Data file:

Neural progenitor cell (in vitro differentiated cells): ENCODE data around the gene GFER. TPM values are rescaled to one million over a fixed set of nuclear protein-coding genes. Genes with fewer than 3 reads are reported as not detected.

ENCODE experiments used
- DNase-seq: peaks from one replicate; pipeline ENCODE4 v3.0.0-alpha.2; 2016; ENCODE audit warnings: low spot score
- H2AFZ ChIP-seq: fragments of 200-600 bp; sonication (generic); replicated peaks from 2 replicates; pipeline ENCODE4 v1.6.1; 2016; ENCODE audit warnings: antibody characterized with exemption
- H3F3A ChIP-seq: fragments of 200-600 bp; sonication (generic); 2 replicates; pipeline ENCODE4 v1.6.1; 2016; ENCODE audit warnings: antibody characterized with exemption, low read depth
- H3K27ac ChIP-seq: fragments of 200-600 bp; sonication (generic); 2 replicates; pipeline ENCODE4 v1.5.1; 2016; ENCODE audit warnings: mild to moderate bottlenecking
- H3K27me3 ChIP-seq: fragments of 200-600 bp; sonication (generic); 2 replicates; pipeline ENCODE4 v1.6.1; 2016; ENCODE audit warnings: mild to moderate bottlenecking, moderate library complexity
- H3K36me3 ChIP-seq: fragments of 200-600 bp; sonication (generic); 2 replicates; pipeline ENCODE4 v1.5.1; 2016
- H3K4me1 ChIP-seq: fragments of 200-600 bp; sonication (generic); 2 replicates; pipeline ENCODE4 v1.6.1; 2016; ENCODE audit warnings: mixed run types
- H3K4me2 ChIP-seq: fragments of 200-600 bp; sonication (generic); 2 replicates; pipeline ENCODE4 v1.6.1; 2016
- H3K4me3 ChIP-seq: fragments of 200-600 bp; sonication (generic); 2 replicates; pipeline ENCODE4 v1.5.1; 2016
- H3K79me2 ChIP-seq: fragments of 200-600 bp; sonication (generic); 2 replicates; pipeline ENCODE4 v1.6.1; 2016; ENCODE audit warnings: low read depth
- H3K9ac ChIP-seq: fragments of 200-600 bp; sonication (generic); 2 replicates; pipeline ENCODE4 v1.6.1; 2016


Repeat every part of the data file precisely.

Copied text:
Neural progenitor cell (in vitro differentiated cells): ENCODE data around the gene GFER. TPM values are rescaled to one million over a fixed set of nuclear protein-coding genes. Genes with fewer than 3 reads are reported as not detected.

ENCODE experiments used
- DNase-seq: peaks from one replicate; pipeline ENCODE4 v3.0.0-alpha.2; 2016; ENCODE audit warnings: low spot score
- H2AFZ ChIP-seq: fragments of 200-600 bp; sonication (generic); replicated peaks from 2 replicates; pipeline ENCODE4 v1.6.1; 2016; ENCODE audit warnings: antibody characterized with exemption
- H3F3A ChIP-seq: fragments of 200-600 bp; sonication (generic); 2 replicates; pipeline ENCODE4 v1.6.1; 2016; ENCODE audit warnings: antibody characterized with exemption, low read depth
- H3K27ac ChIP-seq: fragments of 200-600 bp; sonication (generic); 2 replicates; pipeline ENCODE4 v1.5.1; 2016; ENCODE audit warnings: mild to moderate bottlenecking
- H3K27me3 ChIP-seq: fragments of 200-600 bp; sonication (generic); 2 replicates; pipeline ENCODE4 v1.6.1; 2016; ENCODE audit warnings: mild to moderate bottlenecking, moderate library complexity
- H3K36me3 ChIP-seq: fragments of 200-600 bp; sonication (generic); 2 replicates; pipeline ENCODE4 v1.5.1; 2016
- H3K4me1 ChIP-seq: fragments of 200-600 bp; sonication (generic); 2 replicates; pipeline ENCODE4 v1.6.1; 2016; ENCODE audit warnings: mixed run types
- H3K4me2 ChIP-seq: fragments of 200-600 bp; sonication (generic); 2 replicates; pipeline ENCODE4 v1.6.1; 2016
- H3K4me3 ChIP-seq: fragments of 200-600 bp; sonication (generic); 2 replicates; pipeline ENCODE4 v1.5.1; 2016
- H3K79me2 ChIP-seq: fragments of 200-600 bp; sonication (generic); 2 replicates; pipeline ENCODE4 v1.6.1; 2016; ENCODE audit warnings: low read depth
- H3K9ac ChIP-seq: fragments of 200-600 bp; sonication (generic); 2 replicates; pipeline ENCODE4 v1.6.1; 2016